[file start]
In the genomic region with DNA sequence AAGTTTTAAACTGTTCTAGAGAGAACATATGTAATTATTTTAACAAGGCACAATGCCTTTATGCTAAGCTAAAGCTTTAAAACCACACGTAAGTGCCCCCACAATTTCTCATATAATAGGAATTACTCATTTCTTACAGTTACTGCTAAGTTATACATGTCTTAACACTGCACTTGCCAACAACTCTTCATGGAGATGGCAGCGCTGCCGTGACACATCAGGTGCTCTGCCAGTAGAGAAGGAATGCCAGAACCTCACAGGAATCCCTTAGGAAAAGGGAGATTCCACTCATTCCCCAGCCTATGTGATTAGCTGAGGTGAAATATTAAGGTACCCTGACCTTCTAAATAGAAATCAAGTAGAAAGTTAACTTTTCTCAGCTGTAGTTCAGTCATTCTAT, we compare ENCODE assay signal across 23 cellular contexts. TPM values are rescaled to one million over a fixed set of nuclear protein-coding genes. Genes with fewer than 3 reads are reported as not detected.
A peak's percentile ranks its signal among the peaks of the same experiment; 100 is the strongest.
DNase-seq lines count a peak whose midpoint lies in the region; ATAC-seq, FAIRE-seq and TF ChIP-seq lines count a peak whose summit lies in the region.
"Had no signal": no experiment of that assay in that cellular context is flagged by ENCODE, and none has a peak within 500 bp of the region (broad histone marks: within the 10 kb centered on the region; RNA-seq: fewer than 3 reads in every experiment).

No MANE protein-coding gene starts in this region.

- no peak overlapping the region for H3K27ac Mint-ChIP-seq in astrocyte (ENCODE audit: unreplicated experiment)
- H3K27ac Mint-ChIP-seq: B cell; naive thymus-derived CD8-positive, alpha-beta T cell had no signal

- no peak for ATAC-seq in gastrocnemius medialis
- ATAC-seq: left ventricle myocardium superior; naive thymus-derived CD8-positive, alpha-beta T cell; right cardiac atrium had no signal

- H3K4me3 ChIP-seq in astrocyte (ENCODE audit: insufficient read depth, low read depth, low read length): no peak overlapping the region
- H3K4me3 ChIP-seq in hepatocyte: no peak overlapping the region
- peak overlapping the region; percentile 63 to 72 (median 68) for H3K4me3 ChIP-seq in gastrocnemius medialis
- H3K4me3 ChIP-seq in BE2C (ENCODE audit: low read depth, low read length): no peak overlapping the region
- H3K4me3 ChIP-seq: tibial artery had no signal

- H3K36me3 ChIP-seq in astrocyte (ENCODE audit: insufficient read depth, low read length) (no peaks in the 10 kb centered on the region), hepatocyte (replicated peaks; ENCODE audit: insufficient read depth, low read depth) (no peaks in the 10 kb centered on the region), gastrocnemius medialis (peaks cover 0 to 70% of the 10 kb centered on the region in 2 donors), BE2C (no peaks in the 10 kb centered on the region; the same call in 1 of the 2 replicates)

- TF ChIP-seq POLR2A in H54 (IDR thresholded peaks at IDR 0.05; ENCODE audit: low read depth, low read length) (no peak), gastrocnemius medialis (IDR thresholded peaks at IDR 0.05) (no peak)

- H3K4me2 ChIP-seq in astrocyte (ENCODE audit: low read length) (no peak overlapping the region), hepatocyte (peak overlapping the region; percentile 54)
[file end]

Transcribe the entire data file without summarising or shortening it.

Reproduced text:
In the genomic region with DNA sequence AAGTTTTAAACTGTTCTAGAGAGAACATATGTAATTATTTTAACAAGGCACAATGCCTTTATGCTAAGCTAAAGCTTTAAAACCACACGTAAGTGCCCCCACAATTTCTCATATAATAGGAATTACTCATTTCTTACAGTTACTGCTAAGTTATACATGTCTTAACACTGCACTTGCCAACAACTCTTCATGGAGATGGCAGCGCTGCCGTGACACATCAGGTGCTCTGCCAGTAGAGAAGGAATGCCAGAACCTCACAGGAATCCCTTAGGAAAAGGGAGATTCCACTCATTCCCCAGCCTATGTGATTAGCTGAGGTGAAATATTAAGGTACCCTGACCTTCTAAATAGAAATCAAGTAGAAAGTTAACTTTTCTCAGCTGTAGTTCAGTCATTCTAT, we compare ENCODE assay signal across 23 cellular contexts. TPM values are rescaled to one million over a fixed set of nuclear protein-coding genes. Genes with fewer than 3 reads are reported as not detected.
A peak's percentile ranks its signal among the peaks of the same experiment; 100 is the strongest.
DNase-seq lines count a peak whose midpoint lies in the region; ATAC-seq, FAIRE-seq and TF ChIP-seq lines count a peak whose summit lies in the region.
"Had no signal": no experiment of that assay in that cellular context is flagged by ENCODE, and none has a peak within 500 bp of the region (broad histone marks: within the 10 kb centered on the region; RNA-seq: fewer than 3 reads in every experiment).

No MANE protein-coding gene starts in this region.

- no peak overlapping the region for H3K27ac Mint-ChIP-seq in astrocyte (ENCODE audit: unreplicated experiment)
- H3K27ac Mint-ChIP-seq: B cell; naive thymus-derived CD8-positive, alpha-beta T cell had no signal

- no peak for ATAC-seq in gastrocnemius medialis
- ATAC-seq: left ventricle myocardium superior; naive thymus-derived CD8-positive, alpha-beta T cell; right cardiac atrium had no signal

- H3K4me3 ChIP-seq in astrocyte (ENCODE audit: insufficient read depth, low read depth, low read length): no peak overlapping the region
- H3K4me3 ChIP-seq in hepatocyte: no peak overlapping the region
- peak overlapping the region; percentile 63 to 72 (median 68) for H3K4me3 ChIP-seq in gastrocnemius medialis
- H3K4me3 ChIP-seq in BE2C (ENCODE audit: low read depth, low read length): no peak overlapping the region
- H3K4me3 ChIP-seq: tibial artery had no signal

- H3K36me3 ChIP-seq in astrocyte (ENCODE audit: insufficient read depth, low read length) (no peaks in the 10 kb centered on the region), hepatocyte (replicated peaks; ENCODE audit: insufficient read depth, low read depth) (no peaks in the 10 kb centered on the region), gastrocnemius medialis (peaks cover 0 to 70% of the 10 kb centered on the region in 2 donors), BE2C (no peaks in the 10 kb centered on the region; the same call in 1 of the 2 replicates)

- TF ChIP-seq POLR2A in H54 (IDR thresholded peaks at IDR 0.05; ENCODE audit: low read depth, low read length) (no peak), gastrocnemius medialis (IDR thresholded peaks at IDR 0.05) (no peak)

- H3K4me2 ChIP-seq in astrocyte (ENCODE audit: low read length) (no peak overlapping the region), hepatocyte (peak overlapping the region; percentile 54)